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Keep diabetes in mind all year round

Monday 13 July 2020

News_Keep Diabetes in mind all year round.png
News_Keep Diabetes in mind all year round.png

Central West health clinicians are busy spreading the word about diabetes prevention to mark National Diabetes Week from 12–18 July.

Central West Hospital and Health Service Diabetes Nurse Educator Corina Gray said this year’s Diabetes Week theme ­– Heads Up – was designed to highlight the mental and emotional health impact of living with diabetes.

Ms Gray said people living with diabetes could make up to 180 extra decisions each day covering everything from food to medication to exercise and more just to stay well and healthy?

“Mentally and emotionally that is a lot of stress to deal with,’’ she said.

“That’s why this year’s theme aims to raise awareness of the mental and emotional challenges of managing diabetes.’’

Ms Gray said diabetes currently was the world’s fastest-growing chronic disease and was already the sixth leading cause of death in Australia.

But for many the diagnosis was being made too late, thereby putting them at risk of life-threatening or serious health issues.

“Diabetes is the name given to a group of different conditions in which the body cannot maintain healthy levels of a type of sugar called glucose in the blood,’’ Ms Gray said.

“The amount of sugar in the blood is controlled by a hormone called insulin, manufactured in your pancreas – a gland behind your stomach.

“When your body cannot make enough insulin, or if the insulin is not working properly, it cannot break down glucose into energy.

“Glucose then builds up into high blood glucose levels which can then cause diabetes.

“Every day, about 62 Queenslanders are diagnosed with the condition, including two people with Type 1 diabetes and 60 people with Type 2 diabetes.

“Type 2 diabetes is the most prevalent form of diabetes and is actually the fasters growing chronic condition in Australia.

“It can usually be managed by maintaining a healthy lifestyle, with medication when necessary.

“Type 1 diabetes is less common and must be managed with regular doses of insulin.’’

Symptoms for Type 1 can be remembered by the 4Ts:

  • Toilet – are you going to the toilet a lot?
  • Thirsty – do you have an unquenchable thirst?
  • Tired – are you more tired than usual?
  • Thinner – have you recently lost a lot of weight?

Symptoms of Type 2 diabetes can include:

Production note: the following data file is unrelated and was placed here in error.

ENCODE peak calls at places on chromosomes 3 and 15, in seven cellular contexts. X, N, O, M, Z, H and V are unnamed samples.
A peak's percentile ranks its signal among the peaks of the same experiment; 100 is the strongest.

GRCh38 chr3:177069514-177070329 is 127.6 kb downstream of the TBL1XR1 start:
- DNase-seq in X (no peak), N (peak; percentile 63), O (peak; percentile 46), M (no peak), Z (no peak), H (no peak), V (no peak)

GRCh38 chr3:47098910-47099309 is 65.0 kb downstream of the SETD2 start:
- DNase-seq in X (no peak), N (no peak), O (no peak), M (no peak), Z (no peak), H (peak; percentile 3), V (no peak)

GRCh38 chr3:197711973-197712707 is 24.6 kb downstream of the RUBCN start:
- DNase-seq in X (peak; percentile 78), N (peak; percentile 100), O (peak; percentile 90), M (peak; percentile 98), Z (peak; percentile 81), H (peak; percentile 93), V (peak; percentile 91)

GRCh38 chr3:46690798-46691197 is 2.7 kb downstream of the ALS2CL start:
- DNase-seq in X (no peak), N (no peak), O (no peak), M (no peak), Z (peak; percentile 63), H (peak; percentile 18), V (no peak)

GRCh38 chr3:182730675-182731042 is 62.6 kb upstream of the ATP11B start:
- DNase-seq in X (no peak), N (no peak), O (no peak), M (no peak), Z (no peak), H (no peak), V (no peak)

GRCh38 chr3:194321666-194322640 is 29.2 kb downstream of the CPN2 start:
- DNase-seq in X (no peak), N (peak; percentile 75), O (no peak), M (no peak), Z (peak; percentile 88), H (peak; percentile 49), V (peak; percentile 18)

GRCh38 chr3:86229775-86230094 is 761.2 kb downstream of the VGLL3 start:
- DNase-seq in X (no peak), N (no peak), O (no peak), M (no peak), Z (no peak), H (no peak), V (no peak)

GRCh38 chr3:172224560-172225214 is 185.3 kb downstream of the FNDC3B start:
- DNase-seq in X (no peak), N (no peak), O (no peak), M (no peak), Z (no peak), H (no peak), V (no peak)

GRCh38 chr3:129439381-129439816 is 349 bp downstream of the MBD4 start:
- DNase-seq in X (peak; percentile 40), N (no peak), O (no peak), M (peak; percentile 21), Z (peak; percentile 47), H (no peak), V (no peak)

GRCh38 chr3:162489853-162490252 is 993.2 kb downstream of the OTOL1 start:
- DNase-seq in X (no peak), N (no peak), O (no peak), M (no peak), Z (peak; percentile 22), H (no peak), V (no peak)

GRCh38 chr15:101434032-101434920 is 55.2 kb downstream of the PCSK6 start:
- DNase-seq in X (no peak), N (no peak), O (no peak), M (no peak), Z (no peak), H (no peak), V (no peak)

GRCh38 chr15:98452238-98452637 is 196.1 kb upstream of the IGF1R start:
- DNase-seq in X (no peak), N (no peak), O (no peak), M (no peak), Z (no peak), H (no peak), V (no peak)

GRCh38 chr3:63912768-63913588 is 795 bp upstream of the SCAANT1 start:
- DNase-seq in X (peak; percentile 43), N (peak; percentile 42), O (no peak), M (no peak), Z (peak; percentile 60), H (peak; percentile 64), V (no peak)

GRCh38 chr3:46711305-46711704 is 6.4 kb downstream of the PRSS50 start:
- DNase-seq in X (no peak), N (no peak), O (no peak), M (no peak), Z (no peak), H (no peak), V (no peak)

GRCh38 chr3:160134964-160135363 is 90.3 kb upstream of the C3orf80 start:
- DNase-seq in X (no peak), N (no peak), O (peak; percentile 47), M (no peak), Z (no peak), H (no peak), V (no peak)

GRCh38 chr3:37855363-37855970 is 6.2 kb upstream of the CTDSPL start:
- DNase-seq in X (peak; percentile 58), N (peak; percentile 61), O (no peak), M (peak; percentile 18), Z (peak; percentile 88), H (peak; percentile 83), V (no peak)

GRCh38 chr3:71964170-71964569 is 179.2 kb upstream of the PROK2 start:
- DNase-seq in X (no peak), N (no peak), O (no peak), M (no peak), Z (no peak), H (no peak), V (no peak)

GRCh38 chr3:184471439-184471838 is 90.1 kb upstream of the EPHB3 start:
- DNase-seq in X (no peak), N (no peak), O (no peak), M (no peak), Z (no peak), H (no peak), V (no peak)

• Frequent urination
  • Increased thirst
  • Always feeling hungry
  • Feeling very tired
  • Blurry vision
  • Slow healing of cuts and wounds
  • Numbness or pain in hands or feet
  • But there are often no symptoms at all in the early stages.

Ms Gray said Aboriginal and Torres Strait Islander people were particularly at risk of developing diabetes and this genetic predisposition was compounded by a range of other factors such as poor nutrition, obesity and lack of exercise.

“If you are an Aboriginal or Torres Strait Islander person it is almost four times more likely that you will have diabetes than will your non-Indigenous neighbour,’’ she said.

“The other thing about diabetes in Aboriginal and Torres Strait Islander families is that it occurs at a younger age in Indigenous families.

“It makes sense, therefore, for us to do everything possible to reduce the rate of diabetes in all our communities, as well as to assist those with diabetes to self-manage so that they do not develop complications.

“That’s why everyone should be aware of diabetes all year round and see your doctor or primary health care centre if you have any concerns or symptoms.

“We also need to find ways to reduce both the overall rate of diabetes in our communities and the poor health people experience because of the complications of diabetes.

“This is something that many people can do for themselves.

“Proper diet and exercise can help you avoid getting diabetes in the first place and can also help you manage diabetes if you do have it.

“If people with diabetes eat healthy food, have a healthy body weight, and are physically active they can be strong and healthy.

“If people with diabetes eat unhealthy food and are not physically active, their blood sugars will be high and they will be unhealthy.

“They will suffer complications like stroke; blindness, heart disease, kidney disease, nerve damage, foot problems and risk having amputations.’’

Some ways of managing diabetes if you have it, or to help you avoid getting it:

  • Limit your intake of junk foods such as sugary drinks, sweets, cordials and increase your intake of fruits, vegetables and wholegrains.
  • Managing weight – If you are overweight losing weight is one of the best ways to improve your blood sugars and health and reduce your risk of complications. Maintaining good portion control and limiting junk foods is the best way to keep your weight in check.
  • Avoid saturated and trans fats: Foods high in saturated fats include butter, coconut milk and cream, fatty meats, cream, cakes and biscuits and pastry’s like pies and sausage rolls.
  • Exercise helps to manage blood sugars and weight as well as general health.
  • Alcohol should be limited to no more than 2 standard drinks per day and everyone should have regular alcohol-free days
  • Attend regular check-ups, take your medications and monitor your blood sugars as advised by your health care teams.
  • See a dietitian for individualised dietary advice for healthy weight and managing and preventing diabetes.


Keeping people informed about diabetes all year round: Central West Health Diabetes Educator Corina Gray.


For further information contact:

James Guthrie
Principal Media Officer, Rural and Remote Qld
Media and Communication
Department of Health
(07) 3708 5379

Last updated: 14 July 2020